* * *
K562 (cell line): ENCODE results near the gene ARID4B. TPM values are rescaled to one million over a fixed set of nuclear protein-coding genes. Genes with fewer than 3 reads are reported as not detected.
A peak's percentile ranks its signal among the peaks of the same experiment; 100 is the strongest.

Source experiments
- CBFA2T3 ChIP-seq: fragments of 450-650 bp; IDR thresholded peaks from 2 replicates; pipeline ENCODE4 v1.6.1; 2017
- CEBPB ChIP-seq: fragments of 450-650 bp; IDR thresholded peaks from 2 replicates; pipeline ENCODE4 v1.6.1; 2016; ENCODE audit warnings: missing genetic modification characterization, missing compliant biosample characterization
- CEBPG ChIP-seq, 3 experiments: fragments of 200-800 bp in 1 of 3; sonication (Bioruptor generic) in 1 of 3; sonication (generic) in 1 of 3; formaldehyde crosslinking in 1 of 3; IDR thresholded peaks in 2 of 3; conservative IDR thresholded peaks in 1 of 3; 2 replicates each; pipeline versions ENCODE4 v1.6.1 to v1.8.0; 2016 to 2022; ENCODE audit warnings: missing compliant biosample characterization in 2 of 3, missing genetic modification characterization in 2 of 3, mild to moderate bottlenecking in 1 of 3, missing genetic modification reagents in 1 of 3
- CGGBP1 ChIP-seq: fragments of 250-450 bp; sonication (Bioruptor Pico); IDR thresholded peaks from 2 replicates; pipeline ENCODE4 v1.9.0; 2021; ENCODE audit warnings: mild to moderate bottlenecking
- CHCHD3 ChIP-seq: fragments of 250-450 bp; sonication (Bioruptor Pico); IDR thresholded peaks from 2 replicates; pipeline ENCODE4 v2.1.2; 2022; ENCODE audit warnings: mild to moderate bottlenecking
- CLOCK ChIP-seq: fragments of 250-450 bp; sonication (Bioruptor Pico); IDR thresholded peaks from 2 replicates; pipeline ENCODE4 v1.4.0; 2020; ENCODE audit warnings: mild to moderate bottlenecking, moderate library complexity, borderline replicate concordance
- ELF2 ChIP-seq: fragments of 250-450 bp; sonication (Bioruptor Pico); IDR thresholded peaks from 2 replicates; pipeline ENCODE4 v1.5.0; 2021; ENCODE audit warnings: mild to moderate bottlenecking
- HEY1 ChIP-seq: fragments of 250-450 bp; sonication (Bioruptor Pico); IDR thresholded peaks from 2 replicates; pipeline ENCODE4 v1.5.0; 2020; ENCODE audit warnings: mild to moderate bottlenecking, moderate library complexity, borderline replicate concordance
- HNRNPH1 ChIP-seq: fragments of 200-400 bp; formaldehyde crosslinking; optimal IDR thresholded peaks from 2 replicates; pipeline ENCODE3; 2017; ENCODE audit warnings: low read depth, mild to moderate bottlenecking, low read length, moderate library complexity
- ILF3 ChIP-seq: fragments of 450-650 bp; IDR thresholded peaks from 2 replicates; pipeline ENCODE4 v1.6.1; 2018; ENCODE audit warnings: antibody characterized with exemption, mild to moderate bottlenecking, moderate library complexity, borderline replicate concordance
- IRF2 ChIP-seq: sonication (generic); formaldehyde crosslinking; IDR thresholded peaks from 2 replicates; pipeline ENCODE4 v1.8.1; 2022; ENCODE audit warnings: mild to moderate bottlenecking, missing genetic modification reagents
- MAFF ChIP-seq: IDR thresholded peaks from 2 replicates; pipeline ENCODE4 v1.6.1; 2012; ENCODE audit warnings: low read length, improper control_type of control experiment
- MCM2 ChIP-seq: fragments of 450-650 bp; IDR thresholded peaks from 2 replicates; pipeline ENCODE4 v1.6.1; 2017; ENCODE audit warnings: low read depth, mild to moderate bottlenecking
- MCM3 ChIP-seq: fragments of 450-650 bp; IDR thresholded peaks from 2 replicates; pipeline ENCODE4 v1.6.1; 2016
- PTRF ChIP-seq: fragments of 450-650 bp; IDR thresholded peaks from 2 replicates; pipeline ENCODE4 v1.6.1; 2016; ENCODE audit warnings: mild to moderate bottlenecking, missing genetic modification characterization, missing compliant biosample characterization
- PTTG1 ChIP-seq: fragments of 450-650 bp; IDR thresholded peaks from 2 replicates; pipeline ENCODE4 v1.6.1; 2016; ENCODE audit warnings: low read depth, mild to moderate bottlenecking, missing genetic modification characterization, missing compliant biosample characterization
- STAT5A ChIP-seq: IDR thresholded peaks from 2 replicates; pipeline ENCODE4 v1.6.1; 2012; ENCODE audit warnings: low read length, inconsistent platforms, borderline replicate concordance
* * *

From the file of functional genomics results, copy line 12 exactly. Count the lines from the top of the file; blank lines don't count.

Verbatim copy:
- HNRNPH1 ChIP-seq: fragments of 200-400 bp; formaldehyde crosslinking; optimal IDR thresholded peaks from 2 replicates; pipeline ENCODE3; 2017; ENCODE audit warnings: low read depth, mild to moderate bottlenecking, low read length, moderate library complexity